Pike is working on a bill that would require legislative review of any new business regulations or permits, if enough legislators or agencies oppose the new rule.
“Too often, state agencies draft new rules and increase thresholds for air- and water-quality permits that go beyond federal guidelines,” Pike said. “We need to have oversight on such rules to ease onerous regulations on Washington’s business and industry.”
Throughout the session, legislators from Clark County will shepherd along lower-profile bills, many of which make policy fixes that would impact Southwest Washington.
State Rep. Monica Stonier, D-Vancouver, said she’ll push a bill this session to create the Washington Advance Loan Program, which would provide low-interest student loans to middle-income families. The program would require startup money for the loans. After that, the program would become self-sufficient as graduates start to repay the loans.
“My target is those middle-income families who don’t qualify for the State Need Grant, and for them, tuition costs are continuing to rise and they are continuing to get priced out of higher education,” Stonier said. The new loans would only be extended to students pursuing degrees in STEM — science, technology, engineering or math — or students working toward careers in health care.
Stonier said Rivers has committed to introducing a companion bill in the Senate.Cleveland is working on a bill to help communities impacted by the loss of money in the Public Works Trust Fund. That money was used to help make a payment toward K-12 education last year, but it was meant to provide low-interest loans for building projects in local communities across the state. Cleveland’s bill would restore money to the fund by 2017, and prohibit lawmakers from raiding it in the future.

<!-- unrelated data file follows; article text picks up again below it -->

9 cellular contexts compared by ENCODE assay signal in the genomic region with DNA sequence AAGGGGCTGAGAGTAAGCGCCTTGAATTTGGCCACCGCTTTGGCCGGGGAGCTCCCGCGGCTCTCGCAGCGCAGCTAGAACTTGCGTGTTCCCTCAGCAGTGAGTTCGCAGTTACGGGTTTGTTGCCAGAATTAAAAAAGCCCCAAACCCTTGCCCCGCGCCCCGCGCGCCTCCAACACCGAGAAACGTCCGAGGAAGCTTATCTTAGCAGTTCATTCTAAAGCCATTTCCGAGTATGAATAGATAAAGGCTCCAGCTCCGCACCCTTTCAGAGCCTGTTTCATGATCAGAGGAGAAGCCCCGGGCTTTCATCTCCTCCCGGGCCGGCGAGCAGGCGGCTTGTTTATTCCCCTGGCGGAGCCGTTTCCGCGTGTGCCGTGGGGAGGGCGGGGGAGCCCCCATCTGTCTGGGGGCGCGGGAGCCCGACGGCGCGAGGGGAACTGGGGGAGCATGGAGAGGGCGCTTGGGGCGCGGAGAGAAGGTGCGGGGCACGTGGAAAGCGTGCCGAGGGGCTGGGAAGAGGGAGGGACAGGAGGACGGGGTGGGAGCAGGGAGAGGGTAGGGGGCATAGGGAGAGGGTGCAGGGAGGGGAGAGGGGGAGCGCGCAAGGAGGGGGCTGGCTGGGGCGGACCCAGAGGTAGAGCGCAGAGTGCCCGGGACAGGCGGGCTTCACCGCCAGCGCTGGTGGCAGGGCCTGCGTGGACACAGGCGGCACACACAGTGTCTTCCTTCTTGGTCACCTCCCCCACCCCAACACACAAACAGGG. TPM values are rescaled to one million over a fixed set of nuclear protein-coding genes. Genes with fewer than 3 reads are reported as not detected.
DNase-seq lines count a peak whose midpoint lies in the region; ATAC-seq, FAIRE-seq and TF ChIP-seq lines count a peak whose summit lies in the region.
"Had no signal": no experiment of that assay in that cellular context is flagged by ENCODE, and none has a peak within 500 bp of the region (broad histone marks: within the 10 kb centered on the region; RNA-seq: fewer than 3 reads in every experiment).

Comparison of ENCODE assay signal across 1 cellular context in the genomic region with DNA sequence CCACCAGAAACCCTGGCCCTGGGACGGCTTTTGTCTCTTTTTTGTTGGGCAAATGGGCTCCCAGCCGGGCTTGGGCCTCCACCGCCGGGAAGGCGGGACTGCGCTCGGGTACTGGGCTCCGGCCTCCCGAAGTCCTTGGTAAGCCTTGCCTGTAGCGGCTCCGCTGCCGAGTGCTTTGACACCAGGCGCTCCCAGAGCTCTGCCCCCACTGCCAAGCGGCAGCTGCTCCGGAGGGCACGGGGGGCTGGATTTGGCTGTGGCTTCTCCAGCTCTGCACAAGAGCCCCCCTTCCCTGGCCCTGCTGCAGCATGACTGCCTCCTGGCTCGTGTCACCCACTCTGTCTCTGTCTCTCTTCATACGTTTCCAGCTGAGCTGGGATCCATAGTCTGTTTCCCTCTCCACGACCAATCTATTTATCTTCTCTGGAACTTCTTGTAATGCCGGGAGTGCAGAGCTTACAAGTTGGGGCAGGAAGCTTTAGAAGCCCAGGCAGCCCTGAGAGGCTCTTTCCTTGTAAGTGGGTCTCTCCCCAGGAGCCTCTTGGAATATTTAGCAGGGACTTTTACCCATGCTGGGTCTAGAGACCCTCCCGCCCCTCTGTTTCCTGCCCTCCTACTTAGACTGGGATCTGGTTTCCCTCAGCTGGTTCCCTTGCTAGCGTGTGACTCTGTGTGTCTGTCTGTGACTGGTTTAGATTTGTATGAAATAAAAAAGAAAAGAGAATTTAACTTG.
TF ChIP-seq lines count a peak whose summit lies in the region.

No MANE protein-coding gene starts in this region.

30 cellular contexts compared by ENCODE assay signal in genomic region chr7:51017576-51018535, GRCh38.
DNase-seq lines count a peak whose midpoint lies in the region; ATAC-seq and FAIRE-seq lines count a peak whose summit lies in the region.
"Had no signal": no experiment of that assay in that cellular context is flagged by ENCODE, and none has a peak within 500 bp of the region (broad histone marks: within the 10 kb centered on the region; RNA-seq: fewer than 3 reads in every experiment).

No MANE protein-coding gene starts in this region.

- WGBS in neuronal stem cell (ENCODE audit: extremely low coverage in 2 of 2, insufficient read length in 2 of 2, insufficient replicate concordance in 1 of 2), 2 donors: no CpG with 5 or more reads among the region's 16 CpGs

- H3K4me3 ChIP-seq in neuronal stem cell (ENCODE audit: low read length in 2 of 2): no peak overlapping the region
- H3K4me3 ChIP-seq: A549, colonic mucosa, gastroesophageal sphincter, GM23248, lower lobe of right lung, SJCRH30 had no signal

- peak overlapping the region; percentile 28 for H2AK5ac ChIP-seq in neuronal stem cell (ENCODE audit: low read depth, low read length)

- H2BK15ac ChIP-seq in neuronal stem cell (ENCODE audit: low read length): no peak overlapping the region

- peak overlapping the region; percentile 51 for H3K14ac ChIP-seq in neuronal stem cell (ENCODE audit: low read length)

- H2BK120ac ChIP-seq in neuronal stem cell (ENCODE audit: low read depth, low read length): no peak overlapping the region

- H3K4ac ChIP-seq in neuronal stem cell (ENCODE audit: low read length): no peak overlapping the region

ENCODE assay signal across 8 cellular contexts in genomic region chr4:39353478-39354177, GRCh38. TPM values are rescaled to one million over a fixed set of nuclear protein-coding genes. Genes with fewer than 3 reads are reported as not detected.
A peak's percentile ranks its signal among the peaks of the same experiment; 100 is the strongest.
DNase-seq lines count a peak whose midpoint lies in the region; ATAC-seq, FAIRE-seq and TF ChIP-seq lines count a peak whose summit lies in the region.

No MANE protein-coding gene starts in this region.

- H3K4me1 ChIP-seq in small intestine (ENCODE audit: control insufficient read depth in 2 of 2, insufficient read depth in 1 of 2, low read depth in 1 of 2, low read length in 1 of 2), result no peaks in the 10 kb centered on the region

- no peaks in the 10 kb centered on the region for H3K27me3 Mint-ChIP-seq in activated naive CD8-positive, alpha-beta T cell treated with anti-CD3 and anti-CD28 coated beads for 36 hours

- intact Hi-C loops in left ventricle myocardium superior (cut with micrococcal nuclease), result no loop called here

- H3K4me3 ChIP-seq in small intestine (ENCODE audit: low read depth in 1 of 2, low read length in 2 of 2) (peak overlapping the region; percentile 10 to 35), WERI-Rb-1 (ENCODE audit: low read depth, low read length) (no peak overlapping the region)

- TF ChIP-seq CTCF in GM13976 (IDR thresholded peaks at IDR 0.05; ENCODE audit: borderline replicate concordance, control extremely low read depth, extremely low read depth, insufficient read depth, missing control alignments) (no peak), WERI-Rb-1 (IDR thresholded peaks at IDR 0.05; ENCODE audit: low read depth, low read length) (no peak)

Rep. Jim Moeller, D-Vancouver, reintroduced a bill to remove mentions of HIV in the state’s criminal assault laws, while still preserving the penalties for criminals who intentionally infect another person with a serious disease. Last session, Moeller said he introduced the bill because the human immunodeficiency virus should not be singled out in state law from any other deadly, infectious diseases.
Harris plans to promote a bill that requires prescription drug manufacturers to produce noncrushable oxycodone pills. Crushable pills are sometimes ground up and snorted by prescription drug abusers, and Harris said oxycodone is the most abused prescription drug.
Vick is working on a bill to allow people to drive more types of electric scooters on the roadway, excluding highways. He said there’s a state law that allows Segways to be driven on the road, but it’s written in a way that excludes other scooters, some of which are made in Southwest Washington.
And after debating those issues and more during the scheduled 60-day session, legislators hope they won’t need weeks of overtime like they did in 2013. For most of them, 2014 is a re-election campaign year.